To Emulate the Lion and the Lamb

In reading the story of St Paul Miki today I was struck by the detail that he and his companions marched 600 miles from Kyoto to Nagasaki where they were crucified. Along the way they were singing the Te Deum.

There is in the story of the martyrs this amazingly supernatural joy. In what other religion is there this strange gift of joy within suffering? It is extraordinary and inexplicable apart from the gift of grace.

What we see in the saints is, on the one hand the innocence of the lamb, and on the other hand the courage of the lion. The saint is full of child like joy, child like zeal, child like energy. The saint wishes no evil on any man, but only good. Like the lamb that he is, he moves forward in simplicity and open hearted love. Here we see an authentic humanity–a humanity that transcends ordinary life and radiates joy and peace and power to all who behold it.

Mingled with this extraordinary gift of joy and simplicity is the courage of a lion. With what courage the little virgin martyrs and the humble priests and simple laypeople defy the authorities. With what fearless steadfastness do they hold to the faith! Here are little people–slight nuns, little girls, old men, teenaged boys, housewives and grandmothers who stare torture and death in the eye and sing or tell a joke or forgive their tormentors with a smile.

Here too is a humanity transformed and a humanity that  transcends human comprehension. We can understand the brave soldier who fares forward into battle to overcome the foe. We can understand the meek child who cowers in fear, but in the martyrs we see at once the bravery of the bravest most lionhearted solider mingled with the carefree abandonment and lamb-like innocence of a child.

If only we could evidence the same combination within our much smaller and lesser trials and tribulations. What if, in the midst of our personality conflicts, our petty complaints, our small minded ego wars we were to rise above it with the innocence of the lamb and the courage of the lion? What if we were to make of our own insignificant sufferings a little matryrdom and rise above it with the same grace?

Whenever I celebrate the memorial of a martyr this year this will be my prayer: “Good Lord, give me the courage of a lion and the innocence of a lamb so that I might emulate the martyrs in this little life of mine. AMEN”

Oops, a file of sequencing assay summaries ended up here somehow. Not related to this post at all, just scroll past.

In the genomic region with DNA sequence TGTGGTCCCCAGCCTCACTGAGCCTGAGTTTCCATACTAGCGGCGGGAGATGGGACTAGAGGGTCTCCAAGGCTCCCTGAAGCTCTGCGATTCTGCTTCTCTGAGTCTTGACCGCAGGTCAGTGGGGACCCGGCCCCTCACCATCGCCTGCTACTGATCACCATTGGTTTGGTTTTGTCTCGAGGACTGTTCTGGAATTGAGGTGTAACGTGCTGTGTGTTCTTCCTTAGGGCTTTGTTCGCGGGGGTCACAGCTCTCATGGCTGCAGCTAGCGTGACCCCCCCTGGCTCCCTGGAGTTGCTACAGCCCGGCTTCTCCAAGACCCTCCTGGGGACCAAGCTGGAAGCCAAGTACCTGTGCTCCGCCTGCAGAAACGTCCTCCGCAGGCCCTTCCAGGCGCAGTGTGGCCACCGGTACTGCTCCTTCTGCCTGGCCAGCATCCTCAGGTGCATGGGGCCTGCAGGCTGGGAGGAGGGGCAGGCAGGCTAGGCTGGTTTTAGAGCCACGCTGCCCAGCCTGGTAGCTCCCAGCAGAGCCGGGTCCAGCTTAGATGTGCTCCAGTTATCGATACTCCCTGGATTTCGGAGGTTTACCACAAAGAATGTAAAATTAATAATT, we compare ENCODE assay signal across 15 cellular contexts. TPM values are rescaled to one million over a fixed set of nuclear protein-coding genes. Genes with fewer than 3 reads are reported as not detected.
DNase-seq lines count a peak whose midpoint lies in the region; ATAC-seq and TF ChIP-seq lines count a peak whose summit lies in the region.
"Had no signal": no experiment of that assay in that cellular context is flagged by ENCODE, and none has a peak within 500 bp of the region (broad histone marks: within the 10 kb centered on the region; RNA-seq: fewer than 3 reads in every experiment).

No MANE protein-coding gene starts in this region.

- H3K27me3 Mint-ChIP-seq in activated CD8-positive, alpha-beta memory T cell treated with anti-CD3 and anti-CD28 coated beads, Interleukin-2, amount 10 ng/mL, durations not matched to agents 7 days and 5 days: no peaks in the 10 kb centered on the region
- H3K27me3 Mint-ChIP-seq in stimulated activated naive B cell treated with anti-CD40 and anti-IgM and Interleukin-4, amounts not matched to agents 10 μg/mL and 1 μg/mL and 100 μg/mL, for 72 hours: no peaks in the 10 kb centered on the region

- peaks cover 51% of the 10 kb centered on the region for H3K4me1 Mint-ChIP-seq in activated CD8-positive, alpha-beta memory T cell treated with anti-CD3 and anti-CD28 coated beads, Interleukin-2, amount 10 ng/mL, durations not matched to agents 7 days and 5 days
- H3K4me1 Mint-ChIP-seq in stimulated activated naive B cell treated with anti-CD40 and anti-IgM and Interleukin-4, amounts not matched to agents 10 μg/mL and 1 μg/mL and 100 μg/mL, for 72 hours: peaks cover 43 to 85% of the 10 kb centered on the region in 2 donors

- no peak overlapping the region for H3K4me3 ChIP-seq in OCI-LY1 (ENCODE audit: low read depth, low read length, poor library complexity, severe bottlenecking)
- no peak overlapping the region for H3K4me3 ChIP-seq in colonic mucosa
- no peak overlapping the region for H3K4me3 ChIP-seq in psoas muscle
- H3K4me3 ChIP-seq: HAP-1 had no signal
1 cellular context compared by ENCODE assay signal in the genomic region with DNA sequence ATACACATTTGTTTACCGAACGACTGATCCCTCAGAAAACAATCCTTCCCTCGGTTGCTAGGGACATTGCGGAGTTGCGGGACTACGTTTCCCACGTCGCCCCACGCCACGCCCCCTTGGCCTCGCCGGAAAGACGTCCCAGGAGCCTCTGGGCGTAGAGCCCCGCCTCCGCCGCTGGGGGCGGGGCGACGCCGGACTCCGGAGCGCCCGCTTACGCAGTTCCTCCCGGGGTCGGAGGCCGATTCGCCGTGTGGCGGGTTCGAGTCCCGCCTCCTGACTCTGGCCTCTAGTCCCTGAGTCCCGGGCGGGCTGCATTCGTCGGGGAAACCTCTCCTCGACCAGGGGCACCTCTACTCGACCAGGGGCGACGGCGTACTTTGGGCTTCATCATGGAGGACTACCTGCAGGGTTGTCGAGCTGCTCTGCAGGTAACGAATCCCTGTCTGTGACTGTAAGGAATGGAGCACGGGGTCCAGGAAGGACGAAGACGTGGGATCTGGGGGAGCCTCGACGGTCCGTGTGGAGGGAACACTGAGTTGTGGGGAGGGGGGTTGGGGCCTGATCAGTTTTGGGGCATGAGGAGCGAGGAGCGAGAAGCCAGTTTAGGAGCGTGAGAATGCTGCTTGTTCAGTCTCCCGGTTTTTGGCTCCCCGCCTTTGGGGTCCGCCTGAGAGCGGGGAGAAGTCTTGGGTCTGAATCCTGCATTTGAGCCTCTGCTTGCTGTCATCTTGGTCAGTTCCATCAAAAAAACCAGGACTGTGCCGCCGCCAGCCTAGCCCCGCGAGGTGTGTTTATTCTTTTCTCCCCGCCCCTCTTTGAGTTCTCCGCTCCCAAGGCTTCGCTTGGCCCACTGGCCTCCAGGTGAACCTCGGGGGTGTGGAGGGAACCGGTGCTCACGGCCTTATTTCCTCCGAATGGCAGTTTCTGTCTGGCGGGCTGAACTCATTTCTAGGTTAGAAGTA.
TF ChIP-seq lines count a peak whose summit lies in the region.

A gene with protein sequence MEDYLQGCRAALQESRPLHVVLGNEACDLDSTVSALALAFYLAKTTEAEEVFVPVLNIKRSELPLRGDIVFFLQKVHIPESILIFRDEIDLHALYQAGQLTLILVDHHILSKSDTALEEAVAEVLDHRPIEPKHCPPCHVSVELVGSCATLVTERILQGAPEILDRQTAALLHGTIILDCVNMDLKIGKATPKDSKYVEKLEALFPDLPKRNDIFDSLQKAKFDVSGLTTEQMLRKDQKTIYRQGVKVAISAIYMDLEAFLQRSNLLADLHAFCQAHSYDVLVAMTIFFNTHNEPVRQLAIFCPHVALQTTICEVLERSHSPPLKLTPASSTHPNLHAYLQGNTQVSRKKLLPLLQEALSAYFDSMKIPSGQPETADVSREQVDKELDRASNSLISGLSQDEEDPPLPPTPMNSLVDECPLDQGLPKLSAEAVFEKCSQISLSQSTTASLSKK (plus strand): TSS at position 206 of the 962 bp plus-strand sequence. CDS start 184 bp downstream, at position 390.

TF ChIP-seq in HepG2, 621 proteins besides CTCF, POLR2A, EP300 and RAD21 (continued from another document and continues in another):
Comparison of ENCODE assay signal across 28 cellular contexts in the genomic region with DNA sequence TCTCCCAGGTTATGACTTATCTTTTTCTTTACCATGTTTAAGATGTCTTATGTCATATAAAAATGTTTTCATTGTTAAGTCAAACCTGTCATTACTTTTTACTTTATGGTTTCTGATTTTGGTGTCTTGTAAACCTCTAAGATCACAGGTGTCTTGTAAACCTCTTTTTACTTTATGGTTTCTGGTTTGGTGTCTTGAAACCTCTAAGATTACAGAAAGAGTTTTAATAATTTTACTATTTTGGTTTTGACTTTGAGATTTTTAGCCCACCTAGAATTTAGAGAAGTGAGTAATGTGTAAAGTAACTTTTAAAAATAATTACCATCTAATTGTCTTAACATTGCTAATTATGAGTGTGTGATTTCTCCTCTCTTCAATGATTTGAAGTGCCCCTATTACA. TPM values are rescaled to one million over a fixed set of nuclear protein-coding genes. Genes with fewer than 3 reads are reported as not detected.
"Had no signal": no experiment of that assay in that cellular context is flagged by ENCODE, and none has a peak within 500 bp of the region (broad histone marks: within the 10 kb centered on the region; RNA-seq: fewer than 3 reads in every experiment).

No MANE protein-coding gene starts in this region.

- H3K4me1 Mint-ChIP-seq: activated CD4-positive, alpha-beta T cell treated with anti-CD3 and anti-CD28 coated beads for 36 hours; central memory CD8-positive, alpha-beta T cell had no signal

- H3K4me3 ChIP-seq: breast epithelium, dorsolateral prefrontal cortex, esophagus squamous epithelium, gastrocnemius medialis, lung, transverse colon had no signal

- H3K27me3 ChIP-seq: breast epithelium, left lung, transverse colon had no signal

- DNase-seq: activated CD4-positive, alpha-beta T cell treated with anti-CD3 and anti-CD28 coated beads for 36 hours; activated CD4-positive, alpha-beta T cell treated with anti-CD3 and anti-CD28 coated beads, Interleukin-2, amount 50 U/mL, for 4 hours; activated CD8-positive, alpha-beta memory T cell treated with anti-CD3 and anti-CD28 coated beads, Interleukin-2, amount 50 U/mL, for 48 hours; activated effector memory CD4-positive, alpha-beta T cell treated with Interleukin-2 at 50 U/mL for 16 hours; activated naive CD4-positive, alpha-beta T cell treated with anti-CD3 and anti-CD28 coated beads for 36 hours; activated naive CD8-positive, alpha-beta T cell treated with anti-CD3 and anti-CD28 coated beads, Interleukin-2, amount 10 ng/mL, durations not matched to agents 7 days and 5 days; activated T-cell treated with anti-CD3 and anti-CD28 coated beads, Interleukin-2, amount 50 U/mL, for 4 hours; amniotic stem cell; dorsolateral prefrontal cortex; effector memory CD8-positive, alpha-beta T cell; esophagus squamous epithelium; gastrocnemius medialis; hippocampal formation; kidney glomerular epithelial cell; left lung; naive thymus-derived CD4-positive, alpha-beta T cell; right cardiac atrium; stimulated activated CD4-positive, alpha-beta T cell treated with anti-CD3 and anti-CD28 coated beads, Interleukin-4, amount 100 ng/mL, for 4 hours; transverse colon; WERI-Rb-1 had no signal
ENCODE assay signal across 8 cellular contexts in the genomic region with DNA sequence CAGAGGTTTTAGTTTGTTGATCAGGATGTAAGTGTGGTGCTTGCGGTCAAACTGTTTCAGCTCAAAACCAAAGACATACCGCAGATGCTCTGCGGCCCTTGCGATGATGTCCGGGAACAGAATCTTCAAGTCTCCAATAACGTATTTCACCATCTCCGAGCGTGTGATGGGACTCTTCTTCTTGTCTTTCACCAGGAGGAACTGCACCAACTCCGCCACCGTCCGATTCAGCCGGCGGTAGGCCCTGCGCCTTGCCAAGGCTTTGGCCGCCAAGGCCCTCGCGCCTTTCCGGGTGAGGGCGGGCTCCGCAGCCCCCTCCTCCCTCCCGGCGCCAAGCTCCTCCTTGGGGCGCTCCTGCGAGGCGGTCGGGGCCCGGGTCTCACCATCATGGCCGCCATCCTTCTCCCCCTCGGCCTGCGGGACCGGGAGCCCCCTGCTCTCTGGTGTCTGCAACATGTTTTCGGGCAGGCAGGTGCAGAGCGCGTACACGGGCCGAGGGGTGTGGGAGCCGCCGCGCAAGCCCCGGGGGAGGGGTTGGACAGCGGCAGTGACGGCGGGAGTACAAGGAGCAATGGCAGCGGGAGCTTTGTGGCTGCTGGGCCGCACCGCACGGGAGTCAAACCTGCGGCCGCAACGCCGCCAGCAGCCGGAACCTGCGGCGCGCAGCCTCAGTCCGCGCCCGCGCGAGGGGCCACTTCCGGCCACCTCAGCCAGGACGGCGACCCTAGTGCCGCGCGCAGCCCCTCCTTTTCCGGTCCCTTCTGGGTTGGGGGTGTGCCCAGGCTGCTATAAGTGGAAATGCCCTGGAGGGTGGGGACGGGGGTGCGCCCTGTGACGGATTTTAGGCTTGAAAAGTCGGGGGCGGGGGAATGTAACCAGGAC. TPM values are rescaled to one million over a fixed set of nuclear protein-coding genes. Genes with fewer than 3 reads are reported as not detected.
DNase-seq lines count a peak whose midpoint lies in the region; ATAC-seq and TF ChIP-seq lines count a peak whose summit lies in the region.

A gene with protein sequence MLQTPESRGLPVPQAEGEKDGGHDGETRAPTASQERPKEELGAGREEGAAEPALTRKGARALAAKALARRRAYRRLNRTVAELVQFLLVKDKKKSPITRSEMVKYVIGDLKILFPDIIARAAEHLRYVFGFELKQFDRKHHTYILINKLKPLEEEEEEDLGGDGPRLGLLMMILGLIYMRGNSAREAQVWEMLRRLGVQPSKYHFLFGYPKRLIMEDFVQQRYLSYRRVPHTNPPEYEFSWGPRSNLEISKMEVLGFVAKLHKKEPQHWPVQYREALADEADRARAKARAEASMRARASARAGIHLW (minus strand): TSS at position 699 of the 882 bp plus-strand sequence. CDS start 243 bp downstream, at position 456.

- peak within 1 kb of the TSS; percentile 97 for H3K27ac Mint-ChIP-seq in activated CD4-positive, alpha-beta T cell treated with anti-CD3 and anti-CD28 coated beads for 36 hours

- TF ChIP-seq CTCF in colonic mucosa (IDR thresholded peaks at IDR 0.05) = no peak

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  • Paul Rodden

    It struck me reading this, that so many Martyrs have gone to their deaths singing plainchant, but if I belonged to a Protestant sect, I’d probably not be able to sing anything going to my death because nearly all their ‘songs’ are musically complex and rely heavily on instrumental accompaniment of some sort, otherwise they just sound silly, or are impossible to sing a capella.

    But, the article also raises a question that’s been bugging me in relation to ‘Protestant Martyrdom’, and any thoughts would be appreciated by anyone who comments here: Why be a Martyr?

    If I belonged to a little independent chapel and the authorities started to persecute it, why not disband for safety ‘to evanglise another day’ rather than waste my life and the opportunity to spread the Gospel? Why not just go to a different chapel? After all, they’re all ‘bible believing’ Christians. My chapel was just convenient, and ‘church’ is just a building, or at best, an institution, and they’re just man-made.

    It seems to me it’s impossible to be apostate, and so impossible to be a Martyr as they’d be dying for their own Jesus of their own Christianity as, without a ontologically visible Church, who knows what you’re dying for?

    In other words, can we call a Protestant who’s views might have been Donatist, Modalist, or Nestorian, for example, ‘Martyrs’, because what they mean by ‘dying for Jesus’ can mean anything.

    In other words, I’m not assuming everyone’s got to be a theological expert on the nature of the Blessed Trinity, but is docility to the Church a basic requirement for Martyrdom because, in a very real sense, the Church is Christ, ‘too’? So, I can see how it might be possible with someone like Bonhoeffer, eing a memebr of a confessional church, but these days, all my Evangelical friends – even if in a denomination – insist they’re ‘non-denominational’.

    I’d welcome thoughts, reactions, etc.